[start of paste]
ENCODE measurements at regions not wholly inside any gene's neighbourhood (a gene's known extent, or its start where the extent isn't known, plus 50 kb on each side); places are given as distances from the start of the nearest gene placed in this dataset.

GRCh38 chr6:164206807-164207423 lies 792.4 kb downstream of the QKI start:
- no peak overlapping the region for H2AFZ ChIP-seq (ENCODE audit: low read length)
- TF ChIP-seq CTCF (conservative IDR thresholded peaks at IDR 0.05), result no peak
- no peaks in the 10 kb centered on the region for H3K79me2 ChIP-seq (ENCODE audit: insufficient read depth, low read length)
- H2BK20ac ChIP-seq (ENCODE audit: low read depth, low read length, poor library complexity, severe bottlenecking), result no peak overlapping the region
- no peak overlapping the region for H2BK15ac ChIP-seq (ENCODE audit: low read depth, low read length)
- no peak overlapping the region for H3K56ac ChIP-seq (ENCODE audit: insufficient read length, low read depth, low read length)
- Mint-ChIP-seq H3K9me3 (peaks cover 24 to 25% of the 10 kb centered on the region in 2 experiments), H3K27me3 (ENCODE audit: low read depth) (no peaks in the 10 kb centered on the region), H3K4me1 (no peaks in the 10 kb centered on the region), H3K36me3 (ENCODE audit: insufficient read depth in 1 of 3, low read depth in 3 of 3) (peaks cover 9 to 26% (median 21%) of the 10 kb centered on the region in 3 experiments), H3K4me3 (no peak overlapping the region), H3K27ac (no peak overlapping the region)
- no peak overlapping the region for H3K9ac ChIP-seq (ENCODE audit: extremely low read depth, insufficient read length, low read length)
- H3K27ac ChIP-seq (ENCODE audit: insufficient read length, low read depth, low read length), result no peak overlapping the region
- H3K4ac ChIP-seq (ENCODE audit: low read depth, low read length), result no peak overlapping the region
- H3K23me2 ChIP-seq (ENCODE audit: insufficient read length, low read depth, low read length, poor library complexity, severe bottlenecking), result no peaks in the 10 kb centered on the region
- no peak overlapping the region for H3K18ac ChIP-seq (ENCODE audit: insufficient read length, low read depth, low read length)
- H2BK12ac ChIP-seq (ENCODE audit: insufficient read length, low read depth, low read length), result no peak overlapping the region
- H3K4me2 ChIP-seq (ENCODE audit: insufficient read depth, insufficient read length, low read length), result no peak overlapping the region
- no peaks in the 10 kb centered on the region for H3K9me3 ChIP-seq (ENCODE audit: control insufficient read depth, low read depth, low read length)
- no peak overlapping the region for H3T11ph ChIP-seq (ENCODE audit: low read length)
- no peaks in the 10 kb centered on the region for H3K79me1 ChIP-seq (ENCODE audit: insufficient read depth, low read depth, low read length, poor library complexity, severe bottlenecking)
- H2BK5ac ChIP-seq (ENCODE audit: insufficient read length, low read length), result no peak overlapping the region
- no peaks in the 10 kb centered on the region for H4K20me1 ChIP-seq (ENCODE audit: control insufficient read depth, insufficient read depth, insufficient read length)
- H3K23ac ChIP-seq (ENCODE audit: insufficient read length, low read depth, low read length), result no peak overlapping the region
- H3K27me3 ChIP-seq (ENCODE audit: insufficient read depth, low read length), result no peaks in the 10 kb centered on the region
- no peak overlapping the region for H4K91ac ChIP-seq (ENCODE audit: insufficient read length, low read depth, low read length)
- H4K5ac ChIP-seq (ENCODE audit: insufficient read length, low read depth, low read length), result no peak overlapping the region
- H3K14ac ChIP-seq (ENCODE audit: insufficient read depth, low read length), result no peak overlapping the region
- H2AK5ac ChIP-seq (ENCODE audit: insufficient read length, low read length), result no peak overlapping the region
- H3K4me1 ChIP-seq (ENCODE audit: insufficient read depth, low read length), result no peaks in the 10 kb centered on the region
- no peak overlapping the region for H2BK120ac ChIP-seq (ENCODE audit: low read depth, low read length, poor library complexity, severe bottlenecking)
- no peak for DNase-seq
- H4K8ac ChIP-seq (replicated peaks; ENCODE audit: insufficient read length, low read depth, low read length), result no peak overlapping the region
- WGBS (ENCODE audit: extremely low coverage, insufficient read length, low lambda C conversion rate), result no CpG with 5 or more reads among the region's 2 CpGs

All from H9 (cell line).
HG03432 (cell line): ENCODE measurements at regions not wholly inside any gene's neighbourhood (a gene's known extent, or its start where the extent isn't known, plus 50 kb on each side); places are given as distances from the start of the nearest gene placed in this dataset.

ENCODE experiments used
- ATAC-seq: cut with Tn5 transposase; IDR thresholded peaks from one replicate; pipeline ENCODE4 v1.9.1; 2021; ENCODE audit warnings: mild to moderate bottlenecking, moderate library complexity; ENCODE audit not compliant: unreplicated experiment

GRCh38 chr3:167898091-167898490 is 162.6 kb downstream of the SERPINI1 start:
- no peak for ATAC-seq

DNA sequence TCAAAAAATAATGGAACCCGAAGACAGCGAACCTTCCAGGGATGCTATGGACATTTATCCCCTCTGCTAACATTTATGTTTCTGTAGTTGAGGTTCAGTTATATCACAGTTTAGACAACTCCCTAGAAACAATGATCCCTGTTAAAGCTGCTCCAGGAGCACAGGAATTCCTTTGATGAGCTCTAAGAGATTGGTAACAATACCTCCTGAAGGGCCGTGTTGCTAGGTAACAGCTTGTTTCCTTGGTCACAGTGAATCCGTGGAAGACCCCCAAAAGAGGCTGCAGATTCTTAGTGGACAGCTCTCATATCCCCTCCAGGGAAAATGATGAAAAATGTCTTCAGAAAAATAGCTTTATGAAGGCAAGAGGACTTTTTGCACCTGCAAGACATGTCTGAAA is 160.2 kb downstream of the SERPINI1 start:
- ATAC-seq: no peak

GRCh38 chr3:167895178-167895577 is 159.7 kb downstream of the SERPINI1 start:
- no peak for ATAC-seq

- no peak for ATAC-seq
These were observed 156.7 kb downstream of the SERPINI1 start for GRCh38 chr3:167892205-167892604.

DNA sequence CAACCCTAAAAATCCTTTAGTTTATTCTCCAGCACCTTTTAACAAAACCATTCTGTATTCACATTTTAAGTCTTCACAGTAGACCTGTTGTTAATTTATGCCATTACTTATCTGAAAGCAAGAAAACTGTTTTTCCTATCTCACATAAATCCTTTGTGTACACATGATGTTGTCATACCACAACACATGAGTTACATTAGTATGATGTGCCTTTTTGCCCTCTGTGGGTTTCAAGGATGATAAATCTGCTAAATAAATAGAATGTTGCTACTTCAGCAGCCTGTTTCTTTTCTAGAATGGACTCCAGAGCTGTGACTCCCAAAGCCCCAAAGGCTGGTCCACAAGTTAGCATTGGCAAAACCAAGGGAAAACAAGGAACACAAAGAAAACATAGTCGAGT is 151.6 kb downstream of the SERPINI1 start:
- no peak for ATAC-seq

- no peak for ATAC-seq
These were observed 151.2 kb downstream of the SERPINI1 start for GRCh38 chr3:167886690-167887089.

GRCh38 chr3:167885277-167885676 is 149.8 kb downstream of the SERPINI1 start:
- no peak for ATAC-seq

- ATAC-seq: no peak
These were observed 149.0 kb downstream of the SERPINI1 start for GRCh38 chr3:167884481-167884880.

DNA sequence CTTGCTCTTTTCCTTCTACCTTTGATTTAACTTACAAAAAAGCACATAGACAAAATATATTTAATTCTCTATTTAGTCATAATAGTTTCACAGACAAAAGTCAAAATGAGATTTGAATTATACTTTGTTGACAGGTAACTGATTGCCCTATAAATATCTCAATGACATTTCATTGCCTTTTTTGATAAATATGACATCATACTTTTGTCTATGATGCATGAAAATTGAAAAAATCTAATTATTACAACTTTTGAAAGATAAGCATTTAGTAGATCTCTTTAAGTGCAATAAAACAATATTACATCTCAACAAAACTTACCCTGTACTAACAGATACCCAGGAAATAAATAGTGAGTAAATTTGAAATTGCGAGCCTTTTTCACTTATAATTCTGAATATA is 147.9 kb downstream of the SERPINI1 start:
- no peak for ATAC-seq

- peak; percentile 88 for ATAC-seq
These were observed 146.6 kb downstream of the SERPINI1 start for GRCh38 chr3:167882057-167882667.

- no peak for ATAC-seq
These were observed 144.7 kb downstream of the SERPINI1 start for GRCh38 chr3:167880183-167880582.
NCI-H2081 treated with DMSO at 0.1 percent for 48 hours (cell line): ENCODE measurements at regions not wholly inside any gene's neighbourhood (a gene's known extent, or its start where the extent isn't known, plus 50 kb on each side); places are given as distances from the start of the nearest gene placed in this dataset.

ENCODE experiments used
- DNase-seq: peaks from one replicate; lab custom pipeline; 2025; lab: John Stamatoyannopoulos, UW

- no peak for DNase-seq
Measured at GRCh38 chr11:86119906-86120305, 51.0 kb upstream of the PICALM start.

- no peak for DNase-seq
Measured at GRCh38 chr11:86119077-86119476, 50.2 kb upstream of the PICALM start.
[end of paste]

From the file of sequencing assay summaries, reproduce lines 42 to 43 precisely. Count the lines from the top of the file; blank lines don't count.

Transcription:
- no peak for ATAC-seq

- no peak for ATAC-seq